Some DIYers underestimate the size of the vehicle required or find that they can’t load as tightly or densely as professional movers. Then they either have to transfer everything into a larger truck or need to rent a trailer to pull behind the vehicle that’s already loaded.
Using an unfamiliar rental truck to tow a car or trailer becomes even more challenging because of problems that inexperienced drivers have with turning or backing a longer combination unit, or knowing if they have sufficient power or braking capacity to safely negotiate roadways with steep inclines.
Mobile/portable storage or shipping containers, on the other hand, allow the DIY users more options because they’re both modular and multimodal.
Inexperienced shippers can adjust their container order up or down order depending on their space requirements. Need more, order more. Unlike the rental truck alternative, shippers don’t have to worry about how long it takes a container to get to its destination or traffic problems it encounters on the route along the way.
Most mobile/portable units are easily demountable and offer some type of free storage incentive at origin and/or destination. Some require a roll-back or unique type of lift system for pick up and delivery. Others allow four-way forklift entry or sling-hoist handling so that they can shipped via a flat-bed, or inside an intermodal rail container, spring ride freight trailer or air-ride moving van. Some can be even be shipped by air in the belly of a plane.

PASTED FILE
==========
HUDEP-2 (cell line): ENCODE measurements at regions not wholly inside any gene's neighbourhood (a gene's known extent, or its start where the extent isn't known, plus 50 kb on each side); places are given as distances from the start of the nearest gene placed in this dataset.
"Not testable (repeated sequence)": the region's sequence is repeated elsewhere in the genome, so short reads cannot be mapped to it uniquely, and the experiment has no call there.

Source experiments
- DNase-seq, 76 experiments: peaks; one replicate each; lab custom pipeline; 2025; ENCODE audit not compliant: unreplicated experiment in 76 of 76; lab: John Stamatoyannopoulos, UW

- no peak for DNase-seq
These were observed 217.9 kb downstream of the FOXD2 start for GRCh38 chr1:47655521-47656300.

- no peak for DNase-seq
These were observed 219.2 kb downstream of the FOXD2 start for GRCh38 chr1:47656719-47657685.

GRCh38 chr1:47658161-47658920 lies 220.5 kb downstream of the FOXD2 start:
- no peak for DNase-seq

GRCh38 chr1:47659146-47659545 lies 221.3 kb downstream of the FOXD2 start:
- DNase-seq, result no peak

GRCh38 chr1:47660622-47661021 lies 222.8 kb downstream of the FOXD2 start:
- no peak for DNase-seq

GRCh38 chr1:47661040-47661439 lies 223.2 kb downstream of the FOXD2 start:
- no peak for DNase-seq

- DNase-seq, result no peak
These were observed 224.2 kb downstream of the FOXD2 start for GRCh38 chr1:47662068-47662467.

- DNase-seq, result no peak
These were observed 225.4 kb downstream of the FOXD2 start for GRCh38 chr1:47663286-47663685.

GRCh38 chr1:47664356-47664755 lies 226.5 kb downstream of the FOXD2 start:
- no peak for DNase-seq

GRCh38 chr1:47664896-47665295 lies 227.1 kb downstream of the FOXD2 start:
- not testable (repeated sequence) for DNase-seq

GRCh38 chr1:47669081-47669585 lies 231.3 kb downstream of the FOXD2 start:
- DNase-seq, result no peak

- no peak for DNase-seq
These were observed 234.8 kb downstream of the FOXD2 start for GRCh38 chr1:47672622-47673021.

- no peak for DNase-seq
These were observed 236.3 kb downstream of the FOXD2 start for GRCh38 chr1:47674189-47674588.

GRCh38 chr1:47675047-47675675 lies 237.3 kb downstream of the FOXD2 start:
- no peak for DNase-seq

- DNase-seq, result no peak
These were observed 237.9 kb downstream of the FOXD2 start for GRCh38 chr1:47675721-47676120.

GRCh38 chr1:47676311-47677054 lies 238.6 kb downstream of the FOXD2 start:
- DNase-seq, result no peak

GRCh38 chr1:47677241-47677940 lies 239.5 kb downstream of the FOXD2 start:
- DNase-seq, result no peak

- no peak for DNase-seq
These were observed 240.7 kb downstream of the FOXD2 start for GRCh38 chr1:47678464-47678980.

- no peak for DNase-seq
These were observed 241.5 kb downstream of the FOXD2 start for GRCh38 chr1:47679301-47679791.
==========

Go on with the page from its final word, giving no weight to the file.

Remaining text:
This option is the least understood but most appealing service capability of containerized shipping simply because of the number of logistic resources that can be used to quickly and efficiently arrange transportation.
The biggest problem with using both the truck rental and containerized shipping methods to arrange a personal relocation is finding the willing, experienced labor needed to complete the job. Moving, after all, is extremely hard work.
Abundant amounts of free pizza and beer are frequently the rewards offered to those young enough or fit enough to be coerced, cajoled, schmoozed, shamed, or lovingly enticed into helping someone move. Being willing (or simply available), however, isn’t the same as being experienced. DIY moves are often characterized by unanticipated, expensive property or cargo damage or painful injuries.
Many truck rental outfits, mobile/portable storage services and container shipping companies have an affiliate arrangement with some type of labor resource. It might be with a traditional temporary labor service like a state employment agency, Manpower or Labor Ready, a virtual resource like Craigslist, eMove or Hire-a-Helper, or a more conventional partnership like PODS has with Mayflower Transit and United Van Lines agents to hire their professionally trained crews.
Each service option has its own advantages and disadvantages but all share one thing in common. Due to numerous contractual exclusions, neither the relocation service provider nor the labor service provider is liable for problems that the shipper (that be YOU) has with their move.
And that’s the biggest risk that inexperienced budget conscious consumers assume when they decide to do it themselves.
In Part III find out how Atlas World Group and Smart Move are changing the way that small household goods moves are handled.
Smart Move Transportation LLC expedites small HHG shipping
- Part I – The problem with small shipments
- Part II – The pitfalls of DIY moving
- Part III – The Smart Move Solution
- Making a Smart Move